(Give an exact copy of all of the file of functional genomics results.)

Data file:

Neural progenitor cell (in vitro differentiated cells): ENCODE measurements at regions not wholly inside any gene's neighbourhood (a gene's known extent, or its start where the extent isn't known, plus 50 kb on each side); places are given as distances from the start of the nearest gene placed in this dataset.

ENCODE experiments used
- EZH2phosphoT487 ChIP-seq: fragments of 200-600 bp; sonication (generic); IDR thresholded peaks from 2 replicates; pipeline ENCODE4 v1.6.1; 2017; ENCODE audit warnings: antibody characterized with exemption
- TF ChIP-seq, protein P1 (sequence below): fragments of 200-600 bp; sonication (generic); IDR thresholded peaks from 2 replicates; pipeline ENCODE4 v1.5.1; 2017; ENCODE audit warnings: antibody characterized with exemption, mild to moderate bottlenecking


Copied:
Neural progenitor cell (in vitro differentiated cells): ENCODE measurements at regions not wholly inside any gene's neighbourhood (a gene's known extent, or its start where the extent isn't known, plus 50 kb on each side); places are given as distances from the start of the nearest gene placed in this dataset.

ENCODE experiments used
- EZH2phosphoT487 ChIP-seq: fragments of 200-600 bp; sonication (generic); IDR thresholded peaks from 2 replicates; pipeline ENCODE4 v1.6.1; 2017; ENCODE audit warnings: antibody characterized with exemption
- TF ChIP-seq, protein P1 (sequence below): fragments of 200-600 bp; sonication (generic); IDR thresholded peaks from 2 replicates; pipeline ENCODE4 v1.5.1; 2017; ENCODE audit warnings: antibody characterized with exemption, mild to moderate bottlenecking